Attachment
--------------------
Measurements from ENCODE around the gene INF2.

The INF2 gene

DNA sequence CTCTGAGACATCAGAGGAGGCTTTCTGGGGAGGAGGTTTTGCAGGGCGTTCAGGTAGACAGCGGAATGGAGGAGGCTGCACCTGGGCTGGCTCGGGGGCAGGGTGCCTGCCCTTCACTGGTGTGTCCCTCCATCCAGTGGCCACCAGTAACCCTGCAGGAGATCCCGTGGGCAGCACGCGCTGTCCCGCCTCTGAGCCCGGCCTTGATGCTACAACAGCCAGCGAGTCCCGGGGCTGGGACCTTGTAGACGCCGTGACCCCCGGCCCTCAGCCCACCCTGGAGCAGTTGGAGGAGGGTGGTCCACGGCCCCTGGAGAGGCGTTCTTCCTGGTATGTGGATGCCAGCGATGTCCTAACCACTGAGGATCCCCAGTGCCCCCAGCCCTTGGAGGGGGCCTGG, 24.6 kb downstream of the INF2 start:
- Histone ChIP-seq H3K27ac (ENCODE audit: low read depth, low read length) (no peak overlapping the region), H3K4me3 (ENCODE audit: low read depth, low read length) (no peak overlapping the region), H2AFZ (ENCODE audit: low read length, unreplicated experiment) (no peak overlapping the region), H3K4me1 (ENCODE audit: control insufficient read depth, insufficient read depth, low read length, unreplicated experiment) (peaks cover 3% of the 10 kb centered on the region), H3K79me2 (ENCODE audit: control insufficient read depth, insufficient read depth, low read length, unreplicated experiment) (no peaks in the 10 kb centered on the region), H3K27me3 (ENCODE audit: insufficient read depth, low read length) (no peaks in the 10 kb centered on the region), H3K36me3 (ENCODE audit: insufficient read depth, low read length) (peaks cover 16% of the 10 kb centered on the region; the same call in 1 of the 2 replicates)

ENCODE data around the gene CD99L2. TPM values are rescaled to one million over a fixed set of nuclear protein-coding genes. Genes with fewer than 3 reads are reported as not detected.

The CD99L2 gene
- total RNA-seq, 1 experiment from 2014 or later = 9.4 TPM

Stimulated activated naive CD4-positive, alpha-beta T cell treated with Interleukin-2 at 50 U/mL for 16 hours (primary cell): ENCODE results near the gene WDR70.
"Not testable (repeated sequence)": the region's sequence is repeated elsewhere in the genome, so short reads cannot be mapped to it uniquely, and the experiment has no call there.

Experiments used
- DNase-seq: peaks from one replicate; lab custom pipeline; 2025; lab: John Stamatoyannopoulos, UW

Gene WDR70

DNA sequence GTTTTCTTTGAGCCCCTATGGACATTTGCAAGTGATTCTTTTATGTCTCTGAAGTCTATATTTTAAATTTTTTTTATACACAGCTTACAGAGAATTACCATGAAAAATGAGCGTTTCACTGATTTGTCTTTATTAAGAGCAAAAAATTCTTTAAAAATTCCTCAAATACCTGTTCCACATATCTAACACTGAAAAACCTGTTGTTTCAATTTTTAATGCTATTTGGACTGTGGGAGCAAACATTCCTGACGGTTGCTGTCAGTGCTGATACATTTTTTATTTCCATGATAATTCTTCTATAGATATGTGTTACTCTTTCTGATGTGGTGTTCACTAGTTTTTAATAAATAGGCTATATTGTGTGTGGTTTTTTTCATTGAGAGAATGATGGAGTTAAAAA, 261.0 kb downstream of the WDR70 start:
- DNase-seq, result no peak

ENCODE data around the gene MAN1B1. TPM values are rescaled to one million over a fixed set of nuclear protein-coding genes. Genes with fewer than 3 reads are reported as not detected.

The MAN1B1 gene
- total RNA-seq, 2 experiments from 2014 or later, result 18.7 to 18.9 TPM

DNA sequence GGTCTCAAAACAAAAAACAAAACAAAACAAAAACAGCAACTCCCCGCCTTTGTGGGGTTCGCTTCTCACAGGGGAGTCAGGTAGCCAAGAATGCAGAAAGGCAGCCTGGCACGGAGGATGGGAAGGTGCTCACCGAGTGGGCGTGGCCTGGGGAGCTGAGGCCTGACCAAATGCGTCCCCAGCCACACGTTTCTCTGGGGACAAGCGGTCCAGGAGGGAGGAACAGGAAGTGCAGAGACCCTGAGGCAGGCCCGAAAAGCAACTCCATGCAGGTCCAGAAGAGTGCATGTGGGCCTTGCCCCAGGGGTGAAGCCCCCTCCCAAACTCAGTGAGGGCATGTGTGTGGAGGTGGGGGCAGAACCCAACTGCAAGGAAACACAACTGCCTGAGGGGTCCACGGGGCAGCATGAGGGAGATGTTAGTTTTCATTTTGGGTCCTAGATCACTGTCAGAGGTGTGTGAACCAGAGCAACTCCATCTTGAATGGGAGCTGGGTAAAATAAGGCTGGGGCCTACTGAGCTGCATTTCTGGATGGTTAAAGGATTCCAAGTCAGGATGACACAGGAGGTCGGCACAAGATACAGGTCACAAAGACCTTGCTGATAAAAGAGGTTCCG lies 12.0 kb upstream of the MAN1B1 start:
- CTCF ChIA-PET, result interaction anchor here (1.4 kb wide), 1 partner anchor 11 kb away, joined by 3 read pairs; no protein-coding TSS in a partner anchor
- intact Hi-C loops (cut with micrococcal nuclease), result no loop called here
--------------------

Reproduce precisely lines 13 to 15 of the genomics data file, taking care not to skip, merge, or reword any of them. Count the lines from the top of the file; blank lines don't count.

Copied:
DNA sequence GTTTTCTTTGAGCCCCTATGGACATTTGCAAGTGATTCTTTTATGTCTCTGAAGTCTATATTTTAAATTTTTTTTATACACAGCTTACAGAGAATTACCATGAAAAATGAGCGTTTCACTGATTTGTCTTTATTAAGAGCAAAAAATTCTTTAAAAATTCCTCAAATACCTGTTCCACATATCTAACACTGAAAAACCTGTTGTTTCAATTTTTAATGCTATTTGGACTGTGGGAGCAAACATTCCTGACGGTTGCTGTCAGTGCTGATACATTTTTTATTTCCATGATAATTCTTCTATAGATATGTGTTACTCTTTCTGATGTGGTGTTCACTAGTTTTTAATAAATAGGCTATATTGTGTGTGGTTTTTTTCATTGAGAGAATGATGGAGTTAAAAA, 261.0 kb downstream of the WDR70 start:
- DNase-seq, result no peak

ENCODE data around the gene MAN1B1. TPM values are rescaled to one million over a fixed set of nuclear protein-coding genes. Genes with fewer than 3 reads are reported as not detected.